Most of our hot is Stress-ply. When it comes to BUR not much comes close to Garlands materials. I agree it's not for the general resi market but most everything we do is corporate or gov't. If you think the stress-ply is pricey, millenium is more. First time I've ever heat-welded a cap sheet though and it's just amazing to do.

Was referring to stress-ply when I said there are systems we do that will last him a very long time but don't know if it's in his price-range. The next best thing for the OP is 4-ply gravel, just as you spec'd. About the only system I know that has been used for decades all over the country and has a great track record in all regions. Unfortunately single-plys and environmentalists have really cooled our kettles the last 10 or 15 years. Only thing it's gained anyone is job-security for single-ply jockeys and constant sales for mfrs.
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Old 06-11-2013, 11:37 PM   #19
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Help evaluating bids for a flat roof in San Francisco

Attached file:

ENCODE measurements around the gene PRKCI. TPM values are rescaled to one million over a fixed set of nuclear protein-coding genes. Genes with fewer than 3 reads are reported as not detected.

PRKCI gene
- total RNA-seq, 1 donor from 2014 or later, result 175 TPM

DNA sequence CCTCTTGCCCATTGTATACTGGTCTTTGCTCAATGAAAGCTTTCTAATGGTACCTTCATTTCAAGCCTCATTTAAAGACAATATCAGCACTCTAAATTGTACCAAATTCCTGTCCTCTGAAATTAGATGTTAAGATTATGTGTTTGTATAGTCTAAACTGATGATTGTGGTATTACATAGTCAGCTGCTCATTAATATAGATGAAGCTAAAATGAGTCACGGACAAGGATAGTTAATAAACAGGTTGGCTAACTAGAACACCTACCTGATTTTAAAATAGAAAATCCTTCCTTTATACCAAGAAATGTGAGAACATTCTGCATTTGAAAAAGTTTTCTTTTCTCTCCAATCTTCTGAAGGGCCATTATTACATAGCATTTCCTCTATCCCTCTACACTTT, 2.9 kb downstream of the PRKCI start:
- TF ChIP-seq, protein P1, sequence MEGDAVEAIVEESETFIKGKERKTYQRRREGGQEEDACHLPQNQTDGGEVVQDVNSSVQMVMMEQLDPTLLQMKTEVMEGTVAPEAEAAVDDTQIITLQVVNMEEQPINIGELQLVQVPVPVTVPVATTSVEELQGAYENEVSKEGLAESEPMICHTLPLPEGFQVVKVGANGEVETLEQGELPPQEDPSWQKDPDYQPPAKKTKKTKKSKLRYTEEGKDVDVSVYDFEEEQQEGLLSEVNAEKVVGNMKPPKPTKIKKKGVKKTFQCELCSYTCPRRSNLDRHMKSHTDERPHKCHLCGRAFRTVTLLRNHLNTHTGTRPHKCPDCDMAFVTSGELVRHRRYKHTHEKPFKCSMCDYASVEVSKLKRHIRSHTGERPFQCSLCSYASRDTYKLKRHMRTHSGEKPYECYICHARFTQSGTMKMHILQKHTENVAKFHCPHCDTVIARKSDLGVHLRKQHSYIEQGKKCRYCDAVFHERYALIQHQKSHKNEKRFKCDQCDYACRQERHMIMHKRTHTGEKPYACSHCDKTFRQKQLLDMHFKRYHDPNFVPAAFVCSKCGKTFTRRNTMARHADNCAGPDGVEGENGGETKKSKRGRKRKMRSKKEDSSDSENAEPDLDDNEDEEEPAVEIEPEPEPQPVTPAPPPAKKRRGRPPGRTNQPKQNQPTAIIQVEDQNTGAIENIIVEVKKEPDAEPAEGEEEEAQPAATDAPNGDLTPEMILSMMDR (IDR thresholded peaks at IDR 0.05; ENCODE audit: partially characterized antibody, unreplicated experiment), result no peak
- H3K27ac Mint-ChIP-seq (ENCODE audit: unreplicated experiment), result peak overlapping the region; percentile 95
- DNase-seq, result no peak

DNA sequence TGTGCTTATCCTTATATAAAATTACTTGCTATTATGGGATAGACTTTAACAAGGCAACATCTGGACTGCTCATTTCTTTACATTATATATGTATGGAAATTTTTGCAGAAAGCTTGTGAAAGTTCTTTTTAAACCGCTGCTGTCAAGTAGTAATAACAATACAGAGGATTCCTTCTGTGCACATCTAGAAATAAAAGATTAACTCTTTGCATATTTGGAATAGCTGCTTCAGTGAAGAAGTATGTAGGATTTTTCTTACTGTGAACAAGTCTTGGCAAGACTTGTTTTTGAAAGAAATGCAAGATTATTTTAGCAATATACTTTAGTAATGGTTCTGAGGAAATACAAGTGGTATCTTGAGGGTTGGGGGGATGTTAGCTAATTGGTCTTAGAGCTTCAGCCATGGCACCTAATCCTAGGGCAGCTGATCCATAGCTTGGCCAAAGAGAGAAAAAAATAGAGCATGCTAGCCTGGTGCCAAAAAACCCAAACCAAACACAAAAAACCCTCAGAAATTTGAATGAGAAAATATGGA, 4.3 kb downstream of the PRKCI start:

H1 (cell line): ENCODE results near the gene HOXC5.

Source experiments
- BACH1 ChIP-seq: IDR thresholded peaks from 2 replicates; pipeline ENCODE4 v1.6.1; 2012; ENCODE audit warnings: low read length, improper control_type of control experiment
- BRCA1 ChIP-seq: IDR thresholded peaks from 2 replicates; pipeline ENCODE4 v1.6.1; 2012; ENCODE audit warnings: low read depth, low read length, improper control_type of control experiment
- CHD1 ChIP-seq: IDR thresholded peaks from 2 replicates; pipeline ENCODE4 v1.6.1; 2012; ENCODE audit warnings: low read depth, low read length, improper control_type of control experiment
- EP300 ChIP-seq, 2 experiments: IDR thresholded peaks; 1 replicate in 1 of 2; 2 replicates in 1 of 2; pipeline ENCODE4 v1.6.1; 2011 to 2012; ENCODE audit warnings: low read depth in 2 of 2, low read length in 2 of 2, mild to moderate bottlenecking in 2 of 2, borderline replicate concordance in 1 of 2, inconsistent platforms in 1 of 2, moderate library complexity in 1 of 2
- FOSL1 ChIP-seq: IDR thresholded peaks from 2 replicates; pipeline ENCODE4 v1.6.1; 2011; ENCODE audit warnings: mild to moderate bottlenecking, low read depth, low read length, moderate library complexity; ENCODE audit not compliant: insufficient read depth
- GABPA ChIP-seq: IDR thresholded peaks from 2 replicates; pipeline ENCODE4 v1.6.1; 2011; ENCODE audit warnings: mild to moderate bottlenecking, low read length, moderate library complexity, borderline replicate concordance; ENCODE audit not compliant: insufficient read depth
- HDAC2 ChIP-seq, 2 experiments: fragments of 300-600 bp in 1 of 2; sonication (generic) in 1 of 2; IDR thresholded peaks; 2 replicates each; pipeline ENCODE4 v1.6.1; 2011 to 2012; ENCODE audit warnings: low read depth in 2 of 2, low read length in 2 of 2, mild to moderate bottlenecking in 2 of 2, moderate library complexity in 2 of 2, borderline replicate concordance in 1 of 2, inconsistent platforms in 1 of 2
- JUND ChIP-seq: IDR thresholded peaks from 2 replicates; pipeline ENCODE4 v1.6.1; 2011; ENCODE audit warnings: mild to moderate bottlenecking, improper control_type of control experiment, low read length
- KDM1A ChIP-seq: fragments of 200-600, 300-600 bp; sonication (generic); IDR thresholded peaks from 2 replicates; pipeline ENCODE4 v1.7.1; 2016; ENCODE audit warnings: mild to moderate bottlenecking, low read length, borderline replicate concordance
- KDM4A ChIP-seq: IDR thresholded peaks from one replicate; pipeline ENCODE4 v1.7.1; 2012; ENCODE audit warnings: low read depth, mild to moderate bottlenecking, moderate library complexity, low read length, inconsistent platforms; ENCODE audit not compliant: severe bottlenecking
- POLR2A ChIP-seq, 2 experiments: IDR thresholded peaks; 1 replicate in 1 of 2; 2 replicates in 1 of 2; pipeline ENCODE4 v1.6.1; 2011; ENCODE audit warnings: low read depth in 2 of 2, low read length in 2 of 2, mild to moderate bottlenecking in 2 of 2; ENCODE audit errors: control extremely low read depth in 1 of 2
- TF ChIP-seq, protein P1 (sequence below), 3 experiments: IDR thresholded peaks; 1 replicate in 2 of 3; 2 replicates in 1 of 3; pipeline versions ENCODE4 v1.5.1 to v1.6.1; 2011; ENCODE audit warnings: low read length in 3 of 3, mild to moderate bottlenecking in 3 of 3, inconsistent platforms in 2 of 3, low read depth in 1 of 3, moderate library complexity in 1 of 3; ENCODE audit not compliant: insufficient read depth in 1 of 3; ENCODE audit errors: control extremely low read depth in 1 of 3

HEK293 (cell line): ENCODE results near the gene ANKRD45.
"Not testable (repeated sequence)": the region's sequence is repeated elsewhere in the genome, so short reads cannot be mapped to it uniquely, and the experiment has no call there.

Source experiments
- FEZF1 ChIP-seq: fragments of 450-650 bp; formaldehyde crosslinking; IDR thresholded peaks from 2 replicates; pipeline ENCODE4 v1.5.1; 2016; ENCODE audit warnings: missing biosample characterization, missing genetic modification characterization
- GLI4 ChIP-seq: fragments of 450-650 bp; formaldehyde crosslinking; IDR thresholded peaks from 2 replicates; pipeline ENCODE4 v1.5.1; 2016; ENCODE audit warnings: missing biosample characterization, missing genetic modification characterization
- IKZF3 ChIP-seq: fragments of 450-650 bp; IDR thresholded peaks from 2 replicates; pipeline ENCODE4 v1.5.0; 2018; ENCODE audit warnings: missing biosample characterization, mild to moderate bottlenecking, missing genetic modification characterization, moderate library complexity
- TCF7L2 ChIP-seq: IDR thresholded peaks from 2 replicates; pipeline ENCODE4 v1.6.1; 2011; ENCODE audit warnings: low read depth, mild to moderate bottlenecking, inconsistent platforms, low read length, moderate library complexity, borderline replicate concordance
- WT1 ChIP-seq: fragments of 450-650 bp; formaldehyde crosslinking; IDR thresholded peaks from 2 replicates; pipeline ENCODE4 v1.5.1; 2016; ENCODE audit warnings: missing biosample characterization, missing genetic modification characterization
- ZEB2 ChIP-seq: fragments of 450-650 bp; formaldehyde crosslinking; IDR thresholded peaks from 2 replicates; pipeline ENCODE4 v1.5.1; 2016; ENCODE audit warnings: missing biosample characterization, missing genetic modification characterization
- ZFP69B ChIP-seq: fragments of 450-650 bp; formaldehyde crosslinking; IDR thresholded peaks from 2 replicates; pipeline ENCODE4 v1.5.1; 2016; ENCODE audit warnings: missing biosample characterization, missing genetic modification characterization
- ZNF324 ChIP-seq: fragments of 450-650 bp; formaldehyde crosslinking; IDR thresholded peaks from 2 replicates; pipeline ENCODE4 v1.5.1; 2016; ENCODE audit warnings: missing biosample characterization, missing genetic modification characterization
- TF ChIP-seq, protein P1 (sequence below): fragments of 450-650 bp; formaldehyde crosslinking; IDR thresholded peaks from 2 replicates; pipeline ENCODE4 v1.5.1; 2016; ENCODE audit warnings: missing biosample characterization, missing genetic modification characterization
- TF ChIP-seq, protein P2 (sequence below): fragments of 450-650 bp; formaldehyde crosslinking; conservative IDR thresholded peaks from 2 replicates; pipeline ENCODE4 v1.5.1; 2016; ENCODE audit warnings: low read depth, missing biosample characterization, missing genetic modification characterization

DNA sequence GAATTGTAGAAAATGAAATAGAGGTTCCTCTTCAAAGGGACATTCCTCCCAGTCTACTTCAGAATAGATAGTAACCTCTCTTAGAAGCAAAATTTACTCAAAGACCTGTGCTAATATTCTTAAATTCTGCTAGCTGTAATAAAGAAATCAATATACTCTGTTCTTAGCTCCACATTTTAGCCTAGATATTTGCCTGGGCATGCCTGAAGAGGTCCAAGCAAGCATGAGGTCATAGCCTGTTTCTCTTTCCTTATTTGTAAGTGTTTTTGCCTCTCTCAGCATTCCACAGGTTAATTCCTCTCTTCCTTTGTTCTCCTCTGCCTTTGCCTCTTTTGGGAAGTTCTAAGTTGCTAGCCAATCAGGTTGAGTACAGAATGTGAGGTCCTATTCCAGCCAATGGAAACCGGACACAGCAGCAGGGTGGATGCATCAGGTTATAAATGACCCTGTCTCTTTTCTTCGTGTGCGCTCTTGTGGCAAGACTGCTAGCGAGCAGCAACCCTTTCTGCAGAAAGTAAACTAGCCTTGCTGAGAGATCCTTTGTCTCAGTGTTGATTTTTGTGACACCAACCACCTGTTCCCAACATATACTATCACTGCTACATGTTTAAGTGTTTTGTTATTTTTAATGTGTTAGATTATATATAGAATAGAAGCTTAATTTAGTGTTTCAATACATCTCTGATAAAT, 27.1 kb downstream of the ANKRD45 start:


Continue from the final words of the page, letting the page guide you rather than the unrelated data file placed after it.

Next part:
Since I've eliminated the first two bids, does it make sense to get at least another tar and gravel / BUR estimate for comparison? The cost of the 3rd bid feels high... but I don't buy roofs every day..
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Old 06-12-2013, 12:18 AM   #20
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Help evaluating bids for a flat roof in San Francisco


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Since I've eliminated the first two bids, does it make sense to get at least another tar and gravel / BUR estimate for comparison? The cost of the 3rd bid feels high... but I don't buy roofs every day..
It never hurts to get two or three competitive bids for an apples-to-apples scope of work. The three bids you got were fine for determining the possibilities but if you now have a defined scope you want to pursue then get bids based on what you want more than what they are offering you.
You can even write up your own scope of work, hand it to them as they walk the roof and tell them you want bids based on that scope. I do recommend listening to them and considering any refinements they may have to your scope of work to make it better for your specific project. I do not recommend listening too long to anyone who wants to completely change your scope though.